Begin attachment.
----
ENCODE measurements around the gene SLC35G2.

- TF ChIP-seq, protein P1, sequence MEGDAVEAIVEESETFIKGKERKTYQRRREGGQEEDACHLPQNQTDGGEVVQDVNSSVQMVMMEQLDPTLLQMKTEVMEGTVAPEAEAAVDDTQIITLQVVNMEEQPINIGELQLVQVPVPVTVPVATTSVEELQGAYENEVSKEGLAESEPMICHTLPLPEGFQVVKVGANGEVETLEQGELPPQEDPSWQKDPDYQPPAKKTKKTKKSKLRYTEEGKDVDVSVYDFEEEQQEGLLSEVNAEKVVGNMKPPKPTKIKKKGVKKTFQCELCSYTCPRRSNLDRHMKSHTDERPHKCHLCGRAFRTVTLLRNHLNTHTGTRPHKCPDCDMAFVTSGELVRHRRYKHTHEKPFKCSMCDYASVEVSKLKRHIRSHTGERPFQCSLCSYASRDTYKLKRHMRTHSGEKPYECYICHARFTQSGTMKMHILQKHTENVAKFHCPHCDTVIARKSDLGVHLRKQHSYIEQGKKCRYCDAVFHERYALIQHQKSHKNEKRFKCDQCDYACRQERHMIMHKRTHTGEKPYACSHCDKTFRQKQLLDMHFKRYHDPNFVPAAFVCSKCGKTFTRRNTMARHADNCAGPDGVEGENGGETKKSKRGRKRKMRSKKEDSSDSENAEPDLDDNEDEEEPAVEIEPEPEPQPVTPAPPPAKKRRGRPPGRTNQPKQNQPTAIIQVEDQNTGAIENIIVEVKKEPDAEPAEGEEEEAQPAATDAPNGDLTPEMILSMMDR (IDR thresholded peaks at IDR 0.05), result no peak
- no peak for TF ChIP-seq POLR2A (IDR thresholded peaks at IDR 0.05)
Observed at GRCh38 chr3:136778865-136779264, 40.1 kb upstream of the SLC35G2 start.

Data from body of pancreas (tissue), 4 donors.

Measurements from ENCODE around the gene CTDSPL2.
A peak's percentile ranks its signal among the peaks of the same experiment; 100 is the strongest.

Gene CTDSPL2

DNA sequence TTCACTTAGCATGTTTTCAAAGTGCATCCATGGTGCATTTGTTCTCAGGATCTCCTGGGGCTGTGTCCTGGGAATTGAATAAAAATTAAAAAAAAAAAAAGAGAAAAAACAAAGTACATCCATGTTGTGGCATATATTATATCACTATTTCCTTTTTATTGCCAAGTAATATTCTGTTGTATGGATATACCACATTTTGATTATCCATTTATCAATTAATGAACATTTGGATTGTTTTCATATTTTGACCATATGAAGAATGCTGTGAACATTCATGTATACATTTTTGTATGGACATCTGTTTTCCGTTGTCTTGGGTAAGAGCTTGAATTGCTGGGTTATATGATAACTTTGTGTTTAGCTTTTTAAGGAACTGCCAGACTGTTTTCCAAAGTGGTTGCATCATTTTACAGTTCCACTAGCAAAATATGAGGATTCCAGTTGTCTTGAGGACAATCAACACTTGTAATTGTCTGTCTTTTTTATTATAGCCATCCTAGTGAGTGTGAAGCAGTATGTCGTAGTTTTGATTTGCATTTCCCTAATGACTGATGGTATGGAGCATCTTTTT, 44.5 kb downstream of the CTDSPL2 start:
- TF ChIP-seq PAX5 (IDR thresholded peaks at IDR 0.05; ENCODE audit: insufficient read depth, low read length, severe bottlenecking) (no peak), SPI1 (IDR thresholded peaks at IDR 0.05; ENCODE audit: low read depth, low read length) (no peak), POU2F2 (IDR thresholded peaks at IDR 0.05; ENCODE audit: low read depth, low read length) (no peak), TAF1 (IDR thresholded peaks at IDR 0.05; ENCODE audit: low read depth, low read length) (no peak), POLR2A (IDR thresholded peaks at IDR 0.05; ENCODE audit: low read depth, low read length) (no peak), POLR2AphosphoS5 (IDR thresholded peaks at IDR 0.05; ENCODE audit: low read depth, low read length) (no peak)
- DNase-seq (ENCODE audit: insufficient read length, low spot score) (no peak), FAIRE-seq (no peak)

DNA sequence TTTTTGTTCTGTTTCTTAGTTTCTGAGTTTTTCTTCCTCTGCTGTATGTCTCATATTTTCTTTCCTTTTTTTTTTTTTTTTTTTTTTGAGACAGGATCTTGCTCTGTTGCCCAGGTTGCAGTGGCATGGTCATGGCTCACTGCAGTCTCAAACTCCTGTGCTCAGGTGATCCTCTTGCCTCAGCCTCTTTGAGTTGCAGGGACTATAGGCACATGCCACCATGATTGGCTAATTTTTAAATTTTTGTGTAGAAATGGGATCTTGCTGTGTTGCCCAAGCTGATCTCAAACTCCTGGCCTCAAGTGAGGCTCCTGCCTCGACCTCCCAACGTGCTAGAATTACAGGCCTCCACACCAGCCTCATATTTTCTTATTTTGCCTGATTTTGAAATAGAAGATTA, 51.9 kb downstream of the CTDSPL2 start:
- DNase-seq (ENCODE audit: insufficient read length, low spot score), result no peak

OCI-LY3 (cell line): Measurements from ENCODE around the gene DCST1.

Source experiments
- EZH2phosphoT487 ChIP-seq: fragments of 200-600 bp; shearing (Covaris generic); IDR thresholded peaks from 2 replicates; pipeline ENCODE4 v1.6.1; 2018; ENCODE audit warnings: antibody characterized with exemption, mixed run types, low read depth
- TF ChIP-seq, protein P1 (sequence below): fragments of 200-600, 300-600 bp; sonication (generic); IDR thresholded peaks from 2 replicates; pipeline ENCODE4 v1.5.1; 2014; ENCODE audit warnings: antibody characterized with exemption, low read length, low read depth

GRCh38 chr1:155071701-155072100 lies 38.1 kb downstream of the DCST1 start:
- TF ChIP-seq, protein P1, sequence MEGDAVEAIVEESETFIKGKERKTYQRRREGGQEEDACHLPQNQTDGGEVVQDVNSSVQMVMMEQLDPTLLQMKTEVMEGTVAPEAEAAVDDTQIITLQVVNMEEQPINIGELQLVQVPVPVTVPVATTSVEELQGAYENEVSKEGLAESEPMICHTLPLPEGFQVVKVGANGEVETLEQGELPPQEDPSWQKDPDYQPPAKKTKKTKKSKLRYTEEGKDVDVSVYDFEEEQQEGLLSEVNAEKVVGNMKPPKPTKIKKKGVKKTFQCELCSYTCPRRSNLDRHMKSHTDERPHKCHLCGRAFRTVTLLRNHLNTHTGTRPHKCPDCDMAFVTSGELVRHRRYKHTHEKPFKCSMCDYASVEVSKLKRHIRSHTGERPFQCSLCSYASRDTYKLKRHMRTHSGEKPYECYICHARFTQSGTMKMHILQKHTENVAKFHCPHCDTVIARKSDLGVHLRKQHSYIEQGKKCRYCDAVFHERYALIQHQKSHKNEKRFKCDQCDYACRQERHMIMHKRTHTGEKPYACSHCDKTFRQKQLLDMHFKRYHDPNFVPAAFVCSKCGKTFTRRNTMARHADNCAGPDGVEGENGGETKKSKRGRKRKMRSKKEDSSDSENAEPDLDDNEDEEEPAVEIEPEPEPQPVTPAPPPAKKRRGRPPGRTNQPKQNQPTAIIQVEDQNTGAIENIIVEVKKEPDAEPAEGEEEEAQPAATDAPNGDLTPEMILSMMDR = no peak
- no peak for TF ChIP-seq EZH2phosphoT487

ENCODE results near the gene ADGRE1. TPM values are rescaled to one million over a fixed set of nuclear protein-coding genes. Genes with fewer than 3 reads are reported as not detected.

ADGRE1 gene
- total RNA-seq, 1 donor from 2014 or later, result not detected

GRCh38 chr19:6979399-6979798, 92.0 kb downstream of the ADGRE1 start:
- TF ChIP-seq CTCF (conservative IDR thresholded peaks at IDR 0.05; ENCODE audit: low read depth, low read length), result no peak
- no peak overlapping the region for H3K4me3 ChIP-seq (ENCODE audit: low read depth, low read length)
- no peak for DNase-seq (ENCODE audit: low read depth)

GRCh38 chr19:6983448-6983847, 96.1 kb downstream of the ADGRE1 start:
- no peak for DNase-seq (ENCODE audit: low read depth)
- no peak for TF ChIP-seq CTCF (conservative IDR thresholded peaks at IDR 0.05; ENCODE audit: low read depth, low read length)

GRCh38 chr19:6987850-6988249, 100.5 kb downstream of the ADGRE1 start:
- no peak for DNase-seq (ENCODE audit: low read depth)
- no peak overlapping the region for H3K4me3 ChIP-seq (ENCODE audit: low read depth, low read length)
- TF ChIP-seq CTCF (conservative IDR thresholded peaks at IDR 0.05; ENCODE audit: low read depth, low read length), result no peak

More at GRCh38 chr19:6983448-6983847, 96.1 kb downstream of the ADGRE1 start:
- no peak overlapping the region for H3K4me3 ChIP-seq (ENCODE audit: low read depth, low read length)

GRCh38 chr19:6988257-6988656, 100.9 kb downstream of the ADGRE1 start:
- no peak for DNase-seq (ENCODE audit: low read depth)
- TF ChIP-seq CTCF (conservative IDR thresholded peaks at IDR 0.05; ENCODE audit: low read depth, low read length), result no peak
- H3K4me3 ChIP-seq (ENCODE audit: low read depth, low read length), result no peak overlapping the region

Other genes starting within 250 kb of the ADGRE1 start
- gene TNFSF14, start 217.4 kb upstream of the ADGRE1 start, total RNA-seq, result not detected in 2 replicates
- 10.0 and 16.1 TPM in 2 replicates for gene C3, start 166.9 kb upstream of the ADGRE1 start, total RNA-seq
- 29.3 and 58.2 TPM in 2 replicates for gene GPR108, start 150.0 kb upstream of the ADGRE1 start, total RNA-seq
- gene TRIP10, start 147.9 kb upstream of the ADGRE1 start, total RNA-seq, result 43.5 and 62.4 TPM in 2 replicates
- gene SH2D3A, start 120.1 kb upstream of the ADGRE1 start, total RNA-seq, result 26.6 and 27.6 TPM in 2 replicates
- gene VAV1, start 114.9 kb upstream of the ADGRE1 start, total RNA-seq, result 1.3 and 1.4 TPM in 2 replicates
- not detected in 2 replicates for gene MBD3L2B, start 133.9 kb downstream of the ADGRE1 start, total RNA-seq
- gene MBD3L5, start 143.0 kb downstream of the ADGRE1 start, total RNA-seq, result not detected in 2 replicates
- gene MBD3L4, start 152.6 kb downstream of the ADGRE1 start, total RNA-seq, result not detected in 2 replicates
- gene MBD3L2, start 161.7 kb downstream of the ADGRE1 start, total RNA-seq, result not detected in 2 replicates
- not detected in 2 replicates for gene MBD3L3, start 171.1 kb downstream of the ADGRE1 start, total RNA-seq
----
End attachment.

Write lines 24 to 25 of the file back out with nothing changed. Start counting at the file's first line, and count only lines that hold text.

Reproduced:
GRCh38 chr19:6979399-6979798, 92.0 kb downstream of the ADGRE1 start:
- TF ChIP-seq CTCF (conservative IDR thresholded peaks at IDR 0.05; ENCODE audit: low read depth, low read length), result no peak